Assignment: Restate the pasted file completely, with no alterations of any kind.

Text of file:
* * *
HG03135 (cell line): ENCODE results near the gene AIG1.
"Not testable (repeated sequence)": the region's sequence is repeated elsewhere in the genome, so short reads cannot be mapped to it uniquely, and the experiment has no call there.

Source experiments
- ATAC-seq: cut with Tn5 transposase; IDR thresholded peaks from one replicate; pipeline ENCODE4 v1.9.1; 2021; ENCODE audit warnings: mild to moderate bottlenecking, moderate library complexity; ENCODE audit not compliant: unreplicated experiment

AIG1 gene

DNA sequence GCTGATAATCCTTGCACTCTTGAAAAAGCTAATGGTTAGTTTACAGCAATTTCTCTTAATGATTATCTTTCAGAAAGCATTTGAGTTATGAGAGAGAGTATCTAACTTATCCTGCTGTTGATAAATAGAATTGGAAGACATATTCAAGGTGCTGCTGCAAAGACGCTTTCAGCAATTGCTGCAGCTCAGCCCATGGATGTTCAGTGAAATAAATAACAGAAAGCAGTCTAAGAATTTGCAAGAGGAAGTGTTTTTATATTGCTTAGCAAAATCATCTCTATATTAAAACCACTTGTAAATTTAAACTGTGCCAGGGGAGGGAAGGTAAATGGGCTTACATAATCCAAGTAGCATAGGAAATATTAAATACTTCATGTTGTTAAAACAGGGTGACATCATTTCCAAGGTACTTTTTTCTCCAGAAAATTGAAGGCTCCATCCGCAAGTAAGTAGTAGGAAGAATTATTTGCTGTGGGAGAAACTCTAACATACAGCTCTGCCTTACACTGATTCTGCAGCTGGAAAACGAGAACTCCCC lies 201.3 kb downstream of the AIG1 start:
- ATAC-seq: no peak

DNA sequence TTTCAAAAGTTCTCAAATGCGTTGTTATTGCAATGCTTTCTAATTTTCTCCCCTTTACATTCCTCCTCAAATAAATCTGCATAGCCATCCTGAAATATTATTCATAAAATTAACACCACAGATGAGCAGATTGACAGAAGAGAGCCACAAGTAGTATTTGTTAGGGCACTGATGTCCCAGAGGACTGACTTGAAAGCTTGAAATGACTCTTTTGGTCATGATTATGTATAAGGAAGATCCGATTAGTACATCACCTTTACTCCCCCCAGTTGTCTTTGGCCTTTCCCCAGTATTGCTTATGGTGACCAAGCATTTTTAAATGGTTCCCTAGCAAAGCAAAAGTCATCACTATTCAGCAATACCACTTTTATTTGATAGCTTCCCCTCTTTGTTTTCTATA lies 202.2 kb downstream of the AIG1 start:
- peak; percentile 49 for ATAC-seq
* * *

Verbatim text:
HG03135 (cell line): ENCODE results near the gene AIG1.
"Not testable (repeated sequence)": the region's sequence is repeated elsewhere in the genome, so short reads cannot be mapped to it uniquely, and the experiment has no call there.

Source experiments
- ATAC-seq: cut with Tn5 transposase; IDR thresholded peaks from one replicate; pipeline ENCODE4 v1.9.1; 2021; ENCODE audit warnings: mild to moderate bottlenecking, moderate library complexity; ENCODE audit not compliant: unreplicated experiment

AIG1 gene

DNA sequence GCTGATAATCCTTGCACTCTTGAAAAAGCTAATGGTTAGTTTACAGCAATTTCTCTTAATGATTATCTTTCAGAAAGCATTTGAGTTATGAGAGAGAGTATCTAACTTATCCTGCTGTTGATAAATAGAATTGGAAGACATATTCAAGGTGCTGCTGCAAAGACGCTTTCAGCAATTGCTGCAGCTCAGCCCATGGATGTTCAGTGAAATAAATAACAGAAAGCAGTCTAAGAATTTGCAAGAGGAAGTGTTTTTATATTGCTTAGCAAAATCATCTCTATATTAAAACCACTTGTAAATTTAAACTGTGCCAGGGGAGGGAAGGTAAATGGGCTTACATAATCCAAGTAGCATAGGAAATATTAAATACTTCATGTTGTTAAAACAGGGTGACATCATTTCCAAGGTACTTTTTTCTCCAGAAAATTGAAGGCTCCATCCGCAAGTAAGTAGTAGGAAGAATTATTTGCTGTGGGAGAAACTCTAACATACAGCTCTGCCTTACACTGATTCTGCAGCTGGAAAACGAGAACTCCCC lies 201.3 kb downstream of the AIG1 start:
- ATAC-seq: no peak

DNA sequence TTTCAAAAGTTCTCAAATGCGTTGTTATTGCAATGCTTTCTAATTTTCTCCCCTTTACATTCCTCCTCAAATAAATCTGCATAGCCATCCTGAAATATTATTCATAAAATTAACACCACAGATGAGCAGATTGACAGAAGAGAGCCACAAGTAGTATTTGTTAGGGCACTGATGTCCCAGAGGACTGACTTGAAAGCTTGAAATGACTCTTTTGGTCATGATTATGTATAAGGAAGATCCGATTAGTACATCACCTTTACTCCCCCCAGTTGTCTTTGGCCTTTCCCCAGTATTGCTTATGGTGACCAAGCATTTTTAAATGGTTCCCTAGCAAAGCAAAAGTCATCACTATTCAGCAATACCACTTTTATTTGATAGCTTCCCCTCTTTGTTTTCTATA lies 202.2 kb downstream of the AIG1 start:
- peak; percentile 49 for ATAC-seq